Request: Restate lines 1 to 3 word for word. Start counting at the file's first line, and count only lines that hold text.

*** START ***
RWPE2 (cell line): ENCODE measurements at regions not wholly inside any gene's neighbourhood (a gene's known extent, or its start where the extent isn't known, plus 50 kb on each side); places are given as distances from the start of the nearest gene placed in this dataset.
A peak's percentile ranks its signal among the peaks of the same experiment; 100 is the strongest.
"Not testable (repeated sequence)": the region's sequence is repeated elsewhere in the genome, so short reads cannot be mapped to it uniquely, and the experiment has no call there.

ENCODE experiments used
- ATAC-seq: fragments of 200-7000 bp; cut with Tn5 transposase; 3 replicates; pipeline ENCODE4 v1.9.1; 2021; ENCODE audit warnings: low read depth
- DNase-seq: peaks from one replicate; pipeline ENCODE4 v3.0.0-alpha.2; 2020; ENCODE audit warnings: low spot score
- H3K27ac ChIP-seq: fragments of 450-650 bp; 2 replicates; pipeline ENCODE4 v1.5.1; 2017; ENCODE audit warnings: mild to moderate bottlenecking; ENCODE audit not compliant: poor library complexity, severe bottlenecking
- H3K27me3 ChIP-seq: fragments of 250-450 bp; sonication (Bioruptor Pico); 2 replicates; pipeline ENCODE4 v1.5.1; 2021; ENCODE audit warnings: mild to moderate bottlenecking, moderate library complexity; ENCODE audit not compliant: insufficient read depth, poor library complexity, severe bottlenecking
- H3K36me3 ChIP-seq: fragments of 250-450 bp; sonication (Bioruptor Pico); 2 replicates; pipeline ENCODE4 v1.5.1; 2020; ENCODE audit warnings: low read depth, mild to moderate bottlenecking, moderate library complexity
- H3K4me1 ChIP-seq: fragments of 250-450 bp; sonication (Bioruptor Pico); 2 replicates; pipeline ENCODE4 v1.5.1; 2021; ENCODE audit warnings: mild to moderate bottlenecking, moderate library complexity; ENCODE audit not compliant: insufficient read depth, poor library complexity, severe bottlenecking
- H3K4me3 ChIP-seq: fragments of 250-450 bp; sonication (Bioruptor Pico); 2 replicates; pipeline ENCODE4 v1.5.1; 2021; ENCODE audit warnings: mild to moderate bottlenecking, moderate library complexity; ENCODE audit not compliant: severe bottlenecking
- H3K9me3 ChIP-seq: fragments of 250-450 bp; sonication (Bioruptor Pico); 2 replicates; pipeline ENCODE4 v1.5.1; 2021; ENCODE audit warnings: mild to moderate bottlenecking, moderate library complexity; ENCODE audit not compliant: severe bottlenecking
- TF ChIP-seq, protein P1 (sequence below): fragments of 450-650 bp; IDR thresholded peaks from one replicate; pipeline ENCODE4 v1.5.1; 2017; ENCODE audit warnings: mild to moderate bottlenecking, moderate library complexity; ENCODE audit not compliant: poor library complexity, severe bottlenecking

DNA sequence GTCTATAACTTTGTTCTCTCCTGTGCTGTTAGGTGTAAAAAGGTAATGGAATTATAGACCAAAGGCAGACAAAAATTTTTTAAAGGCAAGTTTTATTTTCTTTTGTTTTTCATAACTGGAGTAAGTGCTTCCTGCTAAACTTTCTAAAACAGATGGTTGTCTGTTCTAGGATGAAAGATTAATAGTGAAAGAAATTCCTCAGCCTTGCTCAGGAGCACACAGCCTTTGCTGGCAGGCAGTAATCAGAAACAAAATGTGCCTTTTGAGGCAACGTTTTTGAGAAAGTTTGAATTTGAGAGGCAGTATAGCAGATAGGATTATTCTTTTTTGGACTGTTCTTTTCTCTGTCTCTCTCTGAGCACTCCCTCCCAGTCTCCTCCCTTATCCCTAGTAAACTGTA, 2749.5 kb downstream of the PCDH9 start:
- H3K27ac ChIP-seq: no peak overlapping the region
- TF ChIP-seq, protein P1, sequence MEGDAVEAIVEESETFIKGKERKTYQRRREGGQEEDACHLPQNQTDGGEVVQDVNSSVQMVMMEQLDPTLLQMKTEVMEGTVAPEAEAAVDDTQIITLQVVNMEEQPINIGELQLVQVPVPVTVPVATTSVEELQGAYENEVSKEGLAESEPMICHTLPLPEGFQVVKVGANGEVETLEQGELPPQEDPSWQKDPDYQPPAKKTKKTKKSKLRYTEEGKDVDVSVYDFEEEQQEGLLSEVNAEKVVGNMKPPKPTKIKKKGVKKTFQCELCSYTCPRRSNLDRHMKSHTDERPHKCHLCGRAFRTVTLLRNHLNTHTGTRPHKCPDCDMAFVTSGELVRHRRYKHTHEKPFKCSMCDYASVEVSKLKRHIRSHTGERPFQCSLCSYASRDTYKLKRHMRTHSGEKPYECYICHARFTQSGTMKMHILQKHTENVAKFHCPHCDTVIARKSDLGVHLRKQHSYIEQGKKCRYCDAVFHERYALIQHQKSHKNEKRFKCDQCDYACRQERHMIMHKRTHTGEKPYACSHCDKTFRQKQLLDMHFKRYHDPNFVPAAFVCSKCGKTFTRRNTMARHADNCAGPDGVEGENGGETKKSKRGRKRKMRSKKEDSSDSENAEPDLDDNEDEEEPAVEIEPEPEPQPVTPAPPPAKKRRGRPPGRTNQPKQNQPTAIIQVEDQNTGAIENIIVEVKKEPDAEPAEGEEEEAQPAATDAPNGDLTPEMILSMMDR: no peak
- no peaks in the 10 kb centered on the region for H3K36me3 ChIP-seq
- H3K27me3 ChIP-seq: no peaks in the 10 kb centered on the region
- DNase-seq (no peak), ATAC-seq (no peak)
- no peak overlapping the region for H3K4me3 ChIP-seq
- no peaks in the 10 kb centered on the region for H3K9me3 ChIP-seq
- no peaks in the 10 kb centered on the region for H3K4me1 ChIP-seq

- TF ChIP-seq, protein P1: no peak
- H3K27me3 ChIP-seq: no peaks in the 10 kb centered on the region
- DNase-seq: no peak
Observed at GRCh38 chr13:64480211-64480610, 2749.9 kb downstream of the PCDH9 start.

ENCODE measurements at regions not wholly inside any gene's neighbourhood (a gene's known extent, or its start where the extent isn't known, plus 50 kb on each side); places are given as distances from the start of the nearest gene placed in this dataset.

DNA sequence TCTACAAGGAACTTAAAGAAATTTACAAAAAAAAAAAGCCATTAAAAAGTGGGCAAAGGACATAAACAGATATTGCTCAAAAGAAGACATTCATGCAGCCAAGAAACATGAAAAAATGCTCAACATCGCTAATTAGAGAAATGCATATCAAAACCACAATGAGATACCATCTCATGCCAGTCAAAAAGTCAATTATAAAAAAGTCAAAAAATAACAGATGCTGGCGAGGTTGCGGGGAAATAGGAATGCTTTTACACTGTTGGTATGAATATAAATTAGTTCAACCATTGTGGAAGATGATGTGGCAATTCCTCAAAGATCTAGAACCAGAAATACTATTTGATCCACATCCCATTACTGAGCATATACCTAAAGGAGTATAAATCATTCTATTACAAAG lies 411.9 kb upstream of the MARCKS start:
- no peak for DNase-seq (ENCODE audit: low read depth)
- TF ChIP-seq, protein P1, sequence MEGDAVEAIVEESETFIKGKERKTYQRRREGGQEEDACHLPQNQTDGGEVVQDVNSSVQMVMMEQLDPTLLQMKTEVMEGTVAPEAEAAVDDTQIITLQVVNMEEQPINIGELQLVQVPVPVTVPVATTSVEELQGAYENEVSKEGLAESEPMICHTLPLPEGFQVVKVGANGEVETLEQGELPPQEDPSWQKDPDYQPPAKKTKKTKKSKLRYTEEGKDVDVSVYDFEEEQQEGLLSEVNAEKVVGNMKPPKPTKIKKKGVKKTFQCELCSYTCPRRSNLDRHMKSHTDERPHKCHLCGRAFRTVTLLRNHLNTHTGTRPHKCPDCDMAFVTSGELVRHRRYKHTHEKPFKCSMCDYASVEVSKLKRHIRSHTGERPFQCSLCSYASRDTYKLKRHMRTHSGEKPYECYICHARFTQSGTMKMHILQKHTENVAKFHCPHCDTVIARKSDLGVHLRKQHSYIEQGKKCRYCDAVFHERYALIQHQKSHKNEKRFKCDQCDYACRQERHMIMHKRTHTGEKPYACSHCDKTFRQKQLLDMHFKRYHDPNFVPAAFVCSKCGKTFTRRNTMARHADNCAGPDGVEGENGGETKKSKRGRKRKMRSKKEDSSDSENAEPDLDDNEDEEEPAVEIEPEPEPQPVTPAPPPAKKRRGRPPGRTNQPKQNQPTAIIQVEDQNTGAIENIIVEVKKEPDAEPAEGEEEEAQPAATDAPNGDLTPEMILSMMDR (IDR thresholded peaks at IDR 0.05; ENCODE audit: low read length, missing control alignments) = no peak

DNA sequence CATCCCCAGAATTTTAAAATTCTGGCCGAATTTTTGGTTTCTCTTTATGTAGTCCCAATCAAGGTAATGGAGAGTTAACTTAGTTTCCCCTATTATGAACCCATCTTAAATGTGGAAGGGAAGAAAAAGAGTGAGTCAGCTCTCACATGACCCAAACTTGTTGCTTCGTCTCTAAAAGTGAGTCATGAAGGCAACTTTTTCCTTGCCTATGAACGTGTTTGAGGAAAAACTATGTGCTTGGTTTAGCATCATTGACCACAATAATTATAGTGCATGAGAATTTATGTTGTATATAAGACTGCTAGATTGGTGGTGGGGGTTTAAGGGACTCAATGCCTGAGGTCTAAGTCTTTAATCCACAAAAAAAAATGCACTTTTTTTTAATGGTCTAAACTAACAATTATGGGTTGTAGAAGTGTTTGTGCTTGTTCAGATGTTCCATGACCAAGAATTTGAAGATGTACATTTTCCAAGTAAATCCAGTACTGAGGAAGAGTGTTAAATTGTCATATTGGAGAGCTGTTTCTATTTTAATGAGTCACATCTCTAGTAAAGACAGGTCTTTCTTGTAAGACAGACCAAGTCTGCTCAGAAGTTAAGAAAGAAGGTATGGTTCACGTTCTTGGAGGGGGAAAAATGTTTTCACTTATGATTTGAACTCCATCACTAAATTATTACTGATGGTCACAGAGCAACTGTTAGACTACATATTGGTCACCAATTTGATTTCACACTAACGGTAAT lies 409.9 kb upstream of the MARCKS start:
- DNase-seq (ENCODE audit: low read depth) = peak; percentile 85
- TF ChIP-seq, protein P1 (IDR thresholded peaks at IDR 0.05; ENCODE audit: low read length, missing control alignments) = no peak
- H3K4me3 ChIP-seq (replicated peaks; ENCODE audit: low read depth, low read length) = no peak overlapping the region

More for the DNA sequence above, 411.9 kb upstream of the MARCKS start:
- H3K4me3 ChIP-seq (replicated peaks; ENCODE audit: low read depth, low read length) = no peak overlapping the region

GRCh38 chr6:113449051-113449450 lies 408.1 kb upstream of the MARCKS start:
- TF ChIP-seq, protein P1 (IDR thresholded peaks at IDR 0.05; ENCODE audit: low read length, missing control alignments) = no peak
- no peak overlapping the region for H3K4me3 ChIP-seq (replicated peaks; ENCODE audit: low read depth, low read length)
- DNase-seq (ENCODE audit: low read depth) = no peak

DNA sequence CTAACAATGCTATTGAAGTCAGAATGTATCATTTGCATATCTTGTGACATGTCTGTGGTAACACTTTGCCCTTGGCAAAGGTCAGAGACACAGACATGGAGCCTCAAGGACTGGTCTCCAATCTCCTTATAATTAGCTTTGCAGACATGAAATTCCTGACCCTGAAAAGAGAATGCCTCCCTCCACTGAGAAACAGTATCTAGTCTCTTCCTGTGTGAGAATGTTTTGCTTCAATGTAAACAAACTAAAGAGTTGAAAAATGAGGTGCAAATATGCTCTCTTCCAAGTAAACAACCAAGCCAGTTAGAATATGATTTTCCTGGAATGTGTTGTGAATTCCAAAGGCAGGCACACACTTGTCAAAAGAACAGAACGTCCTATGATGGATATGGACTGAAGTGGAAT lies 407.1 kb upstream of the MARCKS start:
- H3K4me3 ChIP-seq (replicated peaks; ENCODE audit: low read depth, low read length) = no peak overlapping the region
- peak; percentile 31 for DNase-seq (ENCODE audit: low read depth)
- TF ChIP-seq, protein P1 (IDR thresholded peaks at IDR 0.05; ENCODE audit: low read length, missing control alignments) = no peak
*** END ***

RWPE2 (cell line): ENCODE measurements at regions not wholly inside any gene's neighbourhood (a gene's known extent, or its start where the extent isn't known, plus 50 kb on each side); places are given as distances from the start of the nearest gene placed in this dataset.
A peak's percentile ranks its signal among the peaks of the same experiment; 100 is the strongest.
"Not testable (repeated sequence)": the region's sequence is repeated elsewhere in the genome, so short reads cannot be mapped to it uniquely, and the experiment has no call there.